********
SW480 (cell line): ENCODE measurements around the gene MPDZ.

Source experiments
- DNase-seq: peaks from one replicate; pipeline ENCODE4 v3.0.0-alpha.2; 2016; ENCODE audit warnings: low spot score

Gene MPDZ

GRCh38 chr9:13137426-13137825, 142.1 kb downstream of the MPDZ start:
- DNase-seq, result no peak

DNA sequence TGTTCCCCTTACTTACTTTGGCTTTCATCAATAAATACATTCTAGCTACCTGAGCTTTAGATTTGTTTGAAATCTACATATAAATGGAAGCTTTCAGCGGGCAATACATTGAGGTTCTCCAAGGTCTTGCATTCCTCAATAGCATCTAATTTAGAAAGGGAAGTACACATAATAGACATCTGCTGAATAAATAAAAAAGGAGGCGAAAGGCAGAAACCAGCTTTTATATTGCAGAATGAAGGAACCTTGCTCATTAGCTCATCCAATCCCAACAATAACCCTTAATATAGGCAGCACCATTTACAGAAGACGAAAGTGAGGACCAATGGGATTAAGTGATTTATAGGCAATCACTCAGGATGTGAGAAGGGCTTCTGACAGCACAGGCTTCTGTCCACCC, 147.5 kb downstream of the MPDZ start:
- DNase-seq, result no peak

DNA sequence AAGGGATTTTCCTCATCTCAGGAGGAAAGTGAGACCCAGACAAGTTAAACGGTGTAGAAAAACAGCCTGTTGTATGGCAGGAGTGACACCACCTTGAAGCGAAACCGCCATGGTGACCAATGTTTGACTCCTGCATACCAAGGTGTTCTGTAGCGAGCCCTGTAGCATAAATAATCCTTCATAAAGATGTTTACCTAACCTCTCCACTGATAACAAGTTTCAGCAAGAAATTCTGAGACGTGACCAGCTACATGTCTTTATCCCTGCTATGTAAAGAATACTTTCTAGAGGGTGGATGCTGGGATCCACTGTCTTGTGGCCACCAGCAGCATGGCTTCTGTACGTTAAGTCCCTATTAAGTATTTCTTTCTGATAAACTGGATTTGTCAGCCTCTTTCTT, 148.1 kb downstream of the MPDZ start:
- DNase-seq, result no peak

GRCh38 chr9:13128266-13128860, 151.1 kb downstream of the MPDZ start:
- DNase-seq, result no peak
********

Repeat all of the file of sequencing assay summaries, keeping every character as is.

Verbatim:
SW480 (cell line): ENCODE measurements around the gene MPDZ.

Source experiments
- DNase-seq: peaks from one replicate; pipeline ENCODE4 v3.0.0-alpha.2; 2016; ENCODE audit warnings: low spot score

Gene MPDZ

GRCh38 chr9:13137426-13137825, 142.1 kb downstream of the MPDZ start:
- DNase-seq, result no peak

DNA sequence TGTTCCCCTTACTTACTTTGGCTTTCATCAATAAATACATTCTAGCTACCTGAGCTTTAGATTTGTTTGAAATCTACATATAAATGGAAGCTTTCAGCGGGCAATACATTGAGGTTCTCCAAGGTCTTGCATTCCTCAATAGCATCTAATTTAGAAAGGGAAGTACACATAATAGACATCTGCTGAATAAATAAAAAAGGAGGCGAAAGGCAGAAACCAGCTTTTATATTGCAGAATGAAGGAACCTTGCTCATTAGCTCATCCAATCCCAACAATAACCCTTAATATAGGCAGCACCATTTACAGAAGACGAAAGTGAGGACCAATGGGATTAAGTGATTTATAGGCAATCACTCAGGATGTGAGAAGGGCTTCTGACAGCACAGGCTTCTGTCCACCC, 147.5 kb downstream of the MPDZ start:
- DNase-seq, result no peak

DNA sequence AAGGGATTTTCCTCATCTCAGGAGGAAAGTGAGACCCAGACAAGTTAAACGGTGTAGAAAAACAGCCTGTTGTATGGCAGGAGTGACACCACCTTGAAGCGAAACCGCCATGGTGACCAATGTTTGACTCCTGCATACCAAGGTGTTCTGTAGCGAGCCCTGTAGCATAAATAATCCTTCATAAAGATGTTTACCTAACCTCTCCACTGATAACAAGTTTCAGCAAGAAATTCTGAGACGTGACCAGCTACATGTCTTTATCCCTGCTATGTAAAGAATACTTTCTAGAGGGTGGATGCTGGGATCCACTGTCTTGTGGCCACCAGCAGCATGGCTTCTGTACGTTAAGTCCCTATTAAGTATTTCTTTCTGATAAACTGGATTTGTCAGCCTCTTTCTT, 148.1 kb downstream of the MPDZ start:
- DNase-seq, result no peak

GRCh38 chr9:13128266-13128860, 151.1 kb downstream of the MPDZ start:
- DNase-seq, result no peak